GeForce GTX 570 review
Posted by Hilbert Hagedoorn on: 12/06/2010 02:00 PM [ 0 comment(s) ]
Graphics card cooler performance examined
Let's have a look at the temperatures the reference based custom cooler offers.
We now fire off a hefty GPU intensive stress application at the GPU and start monitoring temperature behavior as it would be when you are gaming intensely and continuously.
Below, an overview of peak/maximum measured temperatures in comparison with other cards. The temperatures with your average game will typically be lower.
This card ran 39 degrees C in IDLE which is very good. When the GPU is stressed out 100% for several minutes the card reaches roughly 77 degrees C. For a GeForce GTX 570 these are okay enough numbers. Also, we measure at a room temperature of 21 degrees Celsius.
Now we use a very hefty 3D game application to stress the card, during gaming your numbers will most definitely be better. We are currently discussing in the team whether or not to change this policy, e.g. test temps with a hefty game, or use a synthetic stress test that agitates, irritates and dominates all registers in the GPU.
Noise Levels coming from the graphics card
When graphics cards produce a lot of heat, usually that heat needs to be transported away from the hot core as fast as possible. Often you'll see massive active fan solutions that can indeed get rid of the heat, yet all the fans these days make the PC a noisy son of a gun. I'm doing a little try out today with noise monitoring, so basically the test we do is extremely subjective. We bought a certified dBA meter and will start measuring how much dBA originates from the PC. Why is this subjective you ask? Well, there is always noise in the background, from the streets, from the HD, PSU fan etc, so this is, by a mile or two, an imprecise measurement. You could only achieve objective measurement in a sound test chamber.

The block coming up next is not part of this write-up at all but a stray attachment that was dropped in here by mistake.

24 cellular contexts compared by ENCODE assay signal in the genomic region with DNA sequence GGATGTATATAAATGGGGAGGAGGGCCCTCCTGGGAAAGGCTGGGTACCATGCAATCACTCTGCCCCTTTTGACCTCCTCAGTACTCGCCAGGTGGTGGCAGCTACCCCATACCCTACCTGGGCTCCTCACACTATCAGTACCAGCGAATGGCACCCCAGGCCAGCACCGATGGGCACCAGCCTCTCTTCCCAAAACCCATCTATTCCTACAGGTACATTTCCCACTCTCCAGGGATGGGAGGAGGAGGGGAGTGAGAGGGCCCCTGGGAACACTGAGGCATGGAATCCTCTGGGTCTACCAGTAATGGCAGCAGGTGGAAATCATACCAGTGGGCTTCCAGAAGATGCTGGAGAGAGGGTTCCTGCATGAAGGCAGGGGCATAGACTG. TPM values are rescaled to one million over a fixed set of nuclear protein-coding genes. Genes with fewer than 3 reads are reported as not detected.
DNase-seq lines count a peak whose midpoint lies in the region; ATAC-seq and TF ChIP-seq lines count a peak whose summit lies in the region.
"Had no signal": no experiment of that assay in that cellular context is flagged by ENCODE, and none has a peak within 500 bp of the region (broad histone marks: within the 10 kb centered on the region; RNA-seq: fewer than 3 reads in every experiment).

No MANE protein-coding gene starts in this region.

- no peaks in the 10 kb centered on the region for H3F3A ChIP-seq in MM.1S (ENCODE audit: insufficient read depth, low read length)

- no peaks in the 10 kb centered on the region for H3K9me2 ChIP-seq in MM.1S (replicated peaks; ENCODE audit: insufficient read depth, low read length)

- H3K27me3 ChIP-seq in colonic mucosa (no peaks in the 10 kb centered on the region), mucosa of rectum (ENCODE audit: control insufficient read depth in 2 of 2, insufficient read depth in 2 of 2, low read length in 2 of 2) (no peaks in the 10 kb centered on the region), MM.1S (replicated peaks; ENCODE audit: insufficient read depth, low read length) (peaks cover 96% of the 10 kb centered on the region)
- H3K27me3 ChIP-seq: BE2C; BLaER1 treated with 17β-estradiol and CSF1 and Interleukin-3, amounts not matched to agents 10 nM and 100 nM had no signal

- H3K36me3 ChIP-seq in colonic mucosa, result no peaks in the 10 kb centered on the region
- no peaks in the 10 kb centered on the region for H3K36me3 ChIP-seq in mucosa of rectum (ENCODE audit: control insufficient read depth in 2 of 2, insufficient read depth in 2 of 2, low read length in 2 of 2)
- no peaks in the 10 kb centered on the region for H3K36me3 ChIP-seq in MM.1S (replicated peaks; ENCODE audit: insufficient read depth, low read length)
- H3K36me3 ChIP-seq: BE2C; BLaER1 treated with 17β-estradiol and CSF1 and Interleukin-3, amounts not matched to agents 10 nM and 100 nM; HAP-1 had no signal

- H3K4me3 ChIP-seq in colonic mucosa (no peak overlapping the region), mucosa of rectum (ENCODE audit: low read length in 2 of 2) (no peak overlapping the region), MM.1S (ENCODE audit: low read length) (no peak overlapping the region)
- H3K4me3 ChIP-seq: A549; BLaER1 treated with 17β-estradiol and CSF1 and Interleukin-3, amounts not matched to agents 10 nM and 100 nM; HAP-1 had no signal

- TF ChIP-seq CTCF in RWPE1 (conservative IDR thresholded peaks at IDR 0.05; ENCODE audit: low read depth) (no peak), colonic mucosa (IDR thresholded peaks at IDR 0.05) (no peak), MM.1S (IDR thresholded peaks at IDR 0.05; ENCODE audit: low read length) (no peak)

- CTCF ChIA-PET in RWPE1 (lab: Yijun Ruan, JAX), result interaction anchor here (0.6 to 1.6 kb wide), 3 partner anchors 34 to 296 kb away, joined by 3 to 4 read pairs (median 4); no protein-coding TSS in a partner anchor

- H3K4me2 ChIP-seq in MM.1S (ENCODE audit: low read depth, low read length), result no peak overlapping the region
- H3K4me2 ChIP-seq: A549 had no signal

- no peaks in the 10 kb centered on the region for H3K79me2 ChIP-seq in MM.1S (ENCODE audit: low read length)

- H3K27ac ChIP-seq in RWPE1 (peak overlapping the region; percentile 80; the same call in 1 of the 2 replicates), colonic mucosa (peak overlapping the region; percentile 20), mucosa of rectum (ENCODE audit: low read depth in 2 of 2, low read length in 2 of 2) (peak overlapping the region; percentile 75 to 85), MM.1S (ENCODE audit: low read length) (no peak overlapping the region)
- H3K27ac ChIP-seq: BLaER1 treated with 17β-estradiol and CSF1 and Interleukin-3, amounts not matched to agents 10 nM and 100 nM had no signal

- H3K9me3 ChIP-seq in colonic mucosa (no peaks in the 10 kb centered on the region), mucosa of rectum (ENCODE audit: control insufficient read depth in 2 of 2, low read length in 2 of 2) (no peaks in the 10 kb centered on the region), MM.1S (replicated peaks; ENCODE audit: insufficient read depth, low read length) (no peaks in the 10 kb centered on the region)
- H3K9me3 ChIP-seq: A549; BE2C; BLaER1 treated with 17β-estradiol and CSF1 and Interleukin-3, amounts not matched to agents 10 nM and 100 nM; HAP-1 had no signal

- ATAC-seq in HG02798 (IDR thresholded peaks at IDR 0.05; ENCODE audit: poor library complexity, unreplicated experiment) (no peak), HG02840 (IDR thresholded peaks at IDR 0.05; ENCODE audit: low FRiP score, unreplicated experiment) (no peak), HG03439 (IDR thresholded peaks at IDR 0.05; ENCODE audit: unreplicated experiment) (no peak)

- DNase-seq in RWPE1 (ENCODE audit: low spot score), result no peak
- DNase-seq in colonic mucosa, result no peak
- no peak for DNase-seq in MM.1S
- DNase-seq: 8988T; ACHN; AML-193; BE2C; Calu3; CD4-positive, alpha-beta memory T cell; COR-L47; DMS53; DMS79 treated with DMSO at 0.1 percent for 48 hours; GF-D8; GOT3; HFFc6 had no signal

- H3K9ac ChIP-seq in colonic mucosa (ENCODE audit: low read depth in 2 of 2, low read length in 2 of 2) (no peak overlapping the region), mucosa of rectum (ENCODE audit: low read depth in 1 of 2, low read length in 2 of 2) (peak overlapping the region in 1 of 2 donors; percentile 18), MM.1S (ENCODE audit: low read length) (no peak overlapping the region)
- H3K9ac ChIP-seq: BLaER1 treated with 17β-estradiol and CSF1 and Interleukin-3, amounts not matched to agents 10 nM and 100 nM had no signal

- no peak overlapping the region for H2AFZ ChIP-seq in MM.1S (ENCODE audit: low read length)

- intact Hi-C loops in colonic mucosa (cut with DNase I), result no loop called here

The human hearing system has different sensitivities at different frequencies. This means that the perception of noise is not at all equal at every frequency. Noise with significant measured levels (in dB) at high or low frequencies will not be as annoying as it would be when its energy is concentrated in the middle frequencies. In other words, the measured noise levels in dB will not reflect the actual human perception of the loudness of the noise. That's why we measure the dBA level. A specific circuit is added to the sound level meter to correct its reading in regard to this concept. This reading is the noise level in dBA. The letter A is added to indicate the correction that was made in the measurement. Frequencies below 1kHz and above 6kHz are attenuated, whereas frequencies between 1kHz and 6kHz are amplified by the A weighting.
|TYPICAL SOUND LEVELS|
|Jet takeoff (200 feet)||120 dBA|
|Construction Site||110 dBA||Intolerable|
|Shout (5 feet)||100 dBA|
|Heavy truck (50 feet)||90 dBA||Very noisy|
|Urban street||80 dBA|
|Automobile interior||70 dBA||Noisy|
|Normal conversation (3 feet)||60 dBA|
|Office, classroom||50 dBA||Moderate|
|Living room||40 dBA|
|Bedroom at night||30 dBA||Quiet|
|Broadcast studio||20 dBA|
|Rustling leaves||10 dBA||Barely audible|
There's a lot of differences in measurements amongst websites. Some even place the dBA meter 10cm away from the card. Considering that's not where you ear is located, we do it our way.
For each dBA test we close the PC/chassis and move the dBA gun 75 cm away from the PC. Roughly the same proximity you'll have from a PC in a real-world situation.
The noise levels are perfectly under control, in fact the card is silent even under full stress. In Idle we measured 37 dBA which is under the PC noise level itself. When we stress the card until it nearly panics, we measure 40 dBA, and that's just perfect. And that is silent indeed.
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